This elegant portrayal of an industrialist’s daughter, Maria Lebreton, is an outstanding example of the masterly portraiture of Eugen von Blaas and reflects the prestige of the middle class in the Veneto at the end of the 19th century.
The Antonini family
The Antonini family had been at the helm of the great industrial concern, Canapificio Veneto, since 1889, the company enjoying great success all over the world. Maria, portrayed here, was the favourite daughter of the great industrialist, Andrea Antonini. He built the sumptuous Villa Antonini in Crocetta, completed in 1900, in her honour. Frescoes in the villa were painted by Giuseppe Vizzotto Alberti at the behest of Antonini, who proved to be not only a great industrialist, but also a patron and a connoisseur of fine art.
Maria Antonini played an active role in the family, organising parties and running the house as well as playing a key part in the family business. In 1908, she married a lawyer, Alberto Lebreton of Treviso, who assumed the reins of Canapificio following his father-in-law’s long illness. 1909 marked the beginning of the decline of the Antonini family, following Andrea’s illness and the handover of the management of the company to Lebreton.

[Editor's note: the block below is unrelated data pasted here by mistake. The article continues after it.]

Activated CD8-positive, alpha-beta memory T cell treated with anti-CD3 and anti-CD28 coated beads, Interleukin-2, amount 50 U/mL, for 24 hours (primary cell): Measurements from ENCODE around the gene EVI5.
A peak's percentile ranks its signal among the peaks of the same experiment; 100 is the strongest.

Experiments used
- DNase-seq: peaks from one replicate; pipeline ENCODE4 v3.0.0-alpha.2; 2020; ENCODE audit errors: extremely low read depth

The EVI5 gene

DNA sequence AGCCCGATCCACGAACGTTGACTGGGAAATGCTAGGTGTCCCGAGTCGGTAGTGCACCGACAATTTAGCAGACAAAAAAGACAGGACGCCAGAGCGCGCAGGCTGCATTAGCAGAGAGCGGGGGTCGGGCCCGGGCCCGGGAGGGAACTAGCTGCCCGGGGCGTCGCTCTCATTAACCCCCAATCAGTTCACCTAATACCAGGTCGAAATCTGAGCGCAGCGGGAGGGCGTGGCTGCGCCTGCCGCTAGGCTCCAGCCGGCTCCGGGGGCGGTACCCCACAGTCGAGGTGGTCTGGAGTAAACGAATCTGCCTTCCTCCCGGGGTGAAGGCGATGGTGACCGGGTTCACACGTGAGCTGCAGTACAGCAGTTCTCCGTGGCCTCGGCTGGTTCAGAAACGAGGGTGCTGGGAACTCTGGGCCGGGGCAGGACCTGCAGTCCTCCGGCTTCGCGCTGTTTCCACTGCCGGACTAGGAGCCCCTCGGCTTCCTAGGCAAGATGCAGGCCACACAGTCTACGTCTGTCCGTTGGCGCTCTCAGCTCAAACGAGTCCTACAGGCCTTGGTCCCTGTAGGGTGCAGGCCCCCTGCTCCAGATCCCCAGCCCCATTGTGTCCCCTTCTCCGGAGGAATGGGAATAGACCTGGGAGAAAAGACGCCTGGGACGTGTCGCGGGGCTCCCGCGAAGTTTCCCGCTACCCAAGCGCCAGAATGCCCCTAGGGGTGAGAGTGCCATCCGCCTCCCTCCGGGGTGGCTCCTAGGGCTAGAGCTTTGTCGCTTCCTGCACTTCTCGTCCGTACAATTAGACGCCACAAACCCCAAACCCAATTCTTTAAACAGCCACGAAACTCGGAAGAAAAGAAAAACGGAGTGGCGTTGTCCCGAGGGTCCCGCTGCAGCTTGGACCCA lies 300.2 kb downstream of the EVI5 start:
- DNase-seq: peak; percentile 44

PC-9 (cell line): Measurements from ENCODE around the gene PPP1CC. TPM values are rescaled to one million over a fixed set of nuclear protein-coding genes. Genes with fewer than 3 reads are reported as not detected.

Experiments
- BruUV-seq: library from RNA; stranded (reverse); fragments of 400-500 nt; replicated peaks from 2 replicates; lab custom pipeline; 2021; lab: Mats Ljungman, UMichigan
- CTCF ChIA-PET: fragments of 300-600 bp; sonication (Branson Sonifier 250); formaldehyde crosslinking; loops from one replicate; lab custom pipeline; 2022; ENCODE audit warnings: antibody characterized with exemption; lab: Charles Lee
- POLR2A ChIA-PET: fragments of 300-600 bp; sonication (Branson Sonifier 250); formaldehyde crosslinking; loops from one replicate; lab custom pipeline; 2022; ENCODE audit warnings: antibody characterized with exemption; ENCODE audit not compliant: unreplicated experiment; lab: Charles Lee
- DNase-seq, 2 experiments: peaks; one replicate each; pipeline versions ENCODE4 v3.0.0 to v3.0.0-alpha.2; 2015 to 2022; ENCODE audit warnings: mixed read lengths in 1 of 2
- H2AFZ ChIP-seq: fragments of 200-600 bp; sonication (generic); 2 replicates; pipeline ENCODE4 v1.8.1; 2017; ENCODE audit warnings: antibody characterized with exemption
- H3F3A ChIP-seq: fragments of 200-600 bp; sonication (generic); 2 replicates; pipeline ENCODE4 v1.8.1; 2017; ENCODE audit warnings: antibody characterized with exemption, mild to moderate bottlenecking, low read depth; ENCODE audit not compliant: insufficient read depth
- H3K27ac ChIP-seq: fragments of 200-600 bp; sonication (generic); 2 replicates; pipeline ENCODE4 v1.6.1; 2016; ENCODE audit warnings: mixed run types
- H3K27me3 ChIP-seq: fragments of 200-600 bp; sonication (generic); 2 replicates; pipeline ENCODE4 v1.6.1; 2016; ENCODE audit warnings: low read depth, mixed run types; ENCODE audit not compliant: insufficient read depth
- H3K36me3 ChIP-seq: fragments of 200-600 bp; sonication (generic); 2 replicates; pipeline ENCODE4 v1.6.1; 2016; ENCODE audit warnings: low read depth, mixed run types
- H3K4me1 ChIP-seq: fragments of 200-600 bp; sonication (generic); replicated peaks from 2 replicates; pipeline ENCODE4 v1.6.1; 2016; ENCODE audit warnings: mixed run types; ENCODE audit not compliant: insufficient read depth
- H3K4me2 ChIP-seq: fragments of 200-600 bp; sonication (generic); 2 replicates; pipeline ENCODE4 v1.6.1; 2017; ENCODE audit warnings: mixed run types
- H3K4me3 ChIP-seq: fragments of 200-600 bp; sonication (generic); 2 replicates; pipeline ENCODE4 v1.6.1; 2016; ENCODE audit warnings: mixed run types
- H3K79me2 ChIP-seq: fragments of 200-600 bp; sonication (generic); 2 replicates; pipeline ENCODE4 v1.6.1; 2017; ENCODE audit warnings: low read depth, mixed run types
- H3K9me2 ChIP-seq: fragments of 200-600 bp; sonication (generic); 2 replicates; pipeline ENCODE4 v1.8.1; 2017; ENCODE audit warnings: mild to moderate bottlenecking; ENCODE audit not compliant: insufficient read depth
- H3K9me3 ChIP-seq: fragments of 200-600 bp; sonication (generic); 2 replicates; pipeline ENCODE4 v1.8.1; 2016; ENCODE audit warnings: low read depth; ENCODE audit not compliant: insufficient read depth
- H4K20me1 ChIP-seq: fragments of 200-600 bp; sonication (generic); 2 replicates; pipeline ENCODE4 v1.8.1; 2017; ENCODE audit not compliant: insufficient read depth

Venice Biennale 1909
This portrait of Maria, by Eugen von Blaas, was commissioned by her father, presumably as a wedding gift. The painting was exhibited at the Venice Biennale in 1909, an example of the magnificent portraiture being created for the upper bourgeoisie. For von Blaas, the commission to paint the daughter of the greatest industrialist of the Veneto was extremely prestigious but the portrait also reflects the elevated status of the Lebreton Antonini, and attests to the ‘anoblissement’ of the family.
This spectacular portrait, a superb example of a full-length piece by von Blaas, is dated 1908. The sitter is shown in a black satin evening gown, wearing a fashionable feathered hat and a long string of pearls which are off-set by her diamond and pearl earrings. The tulle stole is casually draped over the sitter’s arms and the feathered fans suggest that she has paused only momentarily to allow the artist and her audience to appreciate her beauty. The glamorous sitter glances elegantly to one side, looking away from the viewer. The artist focuses on the sitter’s radiant presence, placing her against a contrasting neutral background.